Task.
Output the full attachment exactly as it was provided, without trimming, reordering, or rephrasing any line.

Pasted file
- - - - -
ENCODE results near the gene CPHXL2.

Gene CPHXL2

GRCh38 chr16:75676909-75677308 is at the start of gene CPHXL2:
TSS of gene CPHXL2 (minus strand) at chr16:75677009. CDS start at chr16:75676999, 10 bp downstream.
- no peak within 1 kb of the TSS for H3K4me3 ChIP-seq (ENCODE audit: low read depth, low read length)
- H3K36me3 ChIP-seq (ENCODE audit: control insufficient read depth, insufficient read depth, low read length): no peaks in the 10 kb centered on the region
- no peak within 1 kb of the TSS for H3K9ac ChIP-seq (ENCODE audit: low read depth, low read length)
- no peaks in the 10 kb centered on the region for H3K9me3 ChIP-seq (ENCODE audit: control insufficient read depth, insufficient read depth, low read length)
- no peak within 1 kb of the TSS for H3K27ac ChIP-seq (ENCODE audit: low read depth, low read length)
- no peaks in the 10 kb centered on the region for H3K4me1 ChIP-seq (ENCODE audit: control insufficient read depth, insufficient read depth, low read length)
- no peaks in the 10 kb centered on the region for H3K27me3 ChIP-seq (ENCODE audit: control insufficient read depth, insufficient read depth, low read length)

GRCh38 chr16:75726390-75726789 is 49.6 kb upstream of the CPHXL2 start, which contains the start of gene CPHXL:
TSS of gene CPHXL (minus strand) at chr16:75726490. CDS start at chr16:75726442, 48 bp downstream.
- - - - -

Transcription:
ENCODE results near the gene CPHXL2.

Gene CPHXL2

GRCh38 chr16:75676909-75677308 is at the start of gene CPHXL2:
TSS of gene CPHXL2 (minus strand) at chr16:75677009. CDS start at chr16:75676999, 10 bp downstream.
- no peak within 1 kb of the TSS for H3K4me3 ChIP-seq (ENCODE audit: low read depth, low read length)
- H3K36me3 ChIP-seq (ENCODE audit: control insufficient read depth, insufficient read depth, low read length): no peaks in the 10 kb centered on the region
- no peak within 1 kb of the TSS for H3K9ac ChIP-seq (ENCODE audit: low read depth, low read length)
- no peaks in the 10 kb centered on the region for H3K9me3 ChIP-seq (ENCODE audit: control insufficient read depth, insufficient read depth, low read length)
- no peak within 1 kb of the TSS for H3K27ac ChIP-seq (ENCODE audit: low read depth, low read length)
- no peaks in the 10 kb centered on the region for H3K4me1 ChIP-seq (ENCODE audit: control insufficient read depth, insufficient read depth, low read length)
- no peaks in the 10 kb centered on the region for H3K27me3 ChIP-seq (ENCODE audit: control insufficient read depth, insufficient read depth, low read length)

GRCh38 chr16:75726390-75726789 is 49.6 kb upstream of the CPHXL2 start, which contains the start of gene CPHXL:
TSS of gene CPHXL (minus strand) at chr16:75726490. CDS start at chr16:75726442, 48 bp downstream.